Syria said it was ready to work with the United States to fight "terrorism" as US President Barack Obama approved surveillance flights over the nation, a move that could pave the way for air strikes against Islamic militants, two American officials said.
Syria, locked in a civil war with various rebel groups including Islamic State since March 2011, said for the first time on Monday that it would work with the international community, including Washington, to tackle the Islamist problem.
But Foreign Minister Walid Muallem insisted that any strikes on Syrian territory must be coordinated with the government of President Bashar al-Assad.
"Syria is ready for cooperation and coordination at the regional and international level to fight terrorism and implement UN Security Council resolution 2170," Muallem said.
But White House spokesman Josh Earnest rejected the call from Damascus.
"There are no plans to coordinate with the Assad regime as we consider this terror threat," Earnest said. The United States did not even recognise the Assad regime as the legitimate rulers of Syria, he said.
The UN resolution, passed this month, seeks to cut funds and the flow of foreign fighters both to Islamic State and to al-Qaeda's Syrian affiliate, al-Nusra Front.
Western powers fear Islamic State's self-declared "caliphate" could become a launch pad for a new round of global terror attacks.
While the White House says Obama has not approved military action inside Syria, additional intelligence on the militants would likely be necessary before he could take that step. Pentagon officials have been drafting potential options for the president, including air strikes.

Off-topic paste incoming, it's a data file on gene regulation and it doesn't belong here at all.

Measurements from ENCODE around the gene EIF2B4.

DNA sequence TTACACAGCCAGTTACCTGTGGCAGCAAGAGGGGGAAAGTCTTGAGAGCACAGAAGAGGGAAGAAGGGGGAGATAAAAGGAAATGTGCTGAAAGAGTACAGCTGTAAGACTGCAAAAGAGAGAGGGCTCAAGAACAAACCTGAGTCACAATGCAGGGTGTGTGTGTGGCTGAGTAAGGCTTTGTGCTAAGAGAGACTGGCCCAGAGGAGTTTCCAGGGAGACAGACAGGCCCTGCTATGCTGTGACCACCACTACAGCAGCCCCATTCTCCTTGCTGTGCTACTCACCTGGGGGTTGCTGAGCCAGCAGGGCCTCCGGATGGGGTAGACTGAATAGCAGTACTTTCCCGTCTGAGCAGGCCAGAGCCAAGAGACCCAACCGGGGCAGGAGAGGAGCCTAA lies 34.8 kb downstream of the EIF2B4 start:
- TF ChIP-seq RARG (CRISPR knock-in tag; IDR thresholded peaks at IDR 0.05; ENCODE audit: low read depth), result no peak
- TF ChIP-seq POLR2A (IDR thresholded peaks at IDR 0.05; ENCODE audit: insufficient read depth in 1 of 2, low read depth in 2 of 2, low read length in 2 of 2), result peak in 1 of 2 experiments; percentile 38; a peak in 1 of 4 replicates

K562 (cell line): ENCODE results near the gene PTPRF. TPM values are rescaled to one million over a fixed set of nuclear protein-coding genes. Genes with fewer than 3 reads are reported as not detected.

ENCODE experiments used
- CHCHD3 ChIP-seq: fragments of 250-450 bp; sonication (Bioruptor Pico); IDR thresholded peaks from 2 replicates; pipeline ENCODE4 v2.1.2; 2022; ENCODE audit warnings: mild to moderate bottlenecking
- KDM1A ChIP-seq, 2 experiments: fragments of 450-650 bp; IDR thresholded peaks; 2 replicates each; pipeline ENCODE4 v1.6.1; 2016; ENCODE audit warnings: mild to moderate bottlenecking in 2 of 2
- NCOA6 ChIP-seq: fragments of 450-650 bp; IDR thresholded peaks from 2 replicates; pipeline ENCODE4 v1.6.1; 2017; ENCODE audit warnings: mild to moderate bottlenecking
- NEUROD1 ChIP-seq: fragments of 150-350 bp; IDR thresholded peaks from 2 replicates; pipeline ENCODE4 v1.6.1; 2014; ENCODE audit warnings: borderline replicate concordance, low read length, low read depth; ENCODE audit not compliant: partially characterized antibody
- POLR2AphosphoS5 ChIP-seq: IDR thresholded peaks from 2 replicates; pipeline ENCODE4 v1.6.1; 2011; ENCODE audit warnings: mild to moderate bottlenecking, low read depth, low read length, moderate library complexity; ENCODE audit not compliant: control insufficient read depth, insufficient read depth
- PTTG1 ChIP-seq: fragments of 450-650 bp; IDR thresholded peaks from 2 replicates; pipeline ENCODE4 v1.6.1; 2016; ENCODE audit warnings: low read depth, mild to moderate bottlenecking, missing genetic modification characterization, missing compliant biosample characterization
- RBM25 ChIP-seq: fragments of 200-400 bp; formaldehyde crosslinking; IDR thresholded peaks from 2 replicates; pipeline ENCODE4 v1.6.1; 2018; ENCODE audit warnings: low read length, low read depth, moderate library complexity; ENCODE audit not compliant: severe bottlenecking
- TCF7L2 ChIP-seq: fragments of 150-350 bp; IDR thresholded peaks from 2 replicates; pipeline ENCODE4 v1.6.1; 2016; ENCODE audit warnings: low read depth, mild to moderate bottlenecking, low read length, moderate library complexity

The Syrian Observatory for Human Rights said foreign drones were seen over the eastern province of Deir Ezzor on Monday.
One US official said the surveillance flights were an important avenue for obtaining the reliable intelligence the US needed.
The US began launching strikes against Islamic State inside Iraq earlier this month, with Obama citing the threat to American personnel in the country and a humanitarian crisis in the north as his rationale. Top Pentagon officials have said the only way the threat from the militants can be fully eliminated is to go after the group inside neighbouring Syria as well.
Obama has long resisted taking military action in Syria, a step that would plunge the US into a country ravaged by an intractable civil war.
However, his calculus appears to have shifted since Islamic State announced last week that it had murdered American journalist James Foley, who was held hostage in Syria.
The group is also threatening to kill other US citizens being held in Syria.
The White House would not comment on Obama's decision to authorise surveillance flights over Syria.
"We're not going to comment on intelligence or operational issues, but as we've been saying, we'll use all the tools at our disposal," said Caitlin Hayden, spokeswoman for the White House National Security Council.
The two officials who confirmed the decision were not authorised to discuss Obama's decision publicly by name, and insisted on anonymity.
Administration officials have said a concern for Obama in seeking to take out Islamic State inside Syria is the prospect that such a move could unintentionally help the embattled Assad.
UN human rights chief Navi Pillay said abuses by Islamic State and affiliated groups in Iraq against non-Arab ethnic groups and non-Sunni Muslims involved targeted killings, forced conversions, abductions, trafficking, and destruction of holy and cultural sites.
"They are systematically targeting men, women and children based on their ethnic, religious or sectarian affiliation and are ruthlessly carrying out widespread ethnic and religious cleansing in the areas under their control," Pillay said. "Such persecution would amount to crimes against humanity."
Agence France-Presse and Associated Press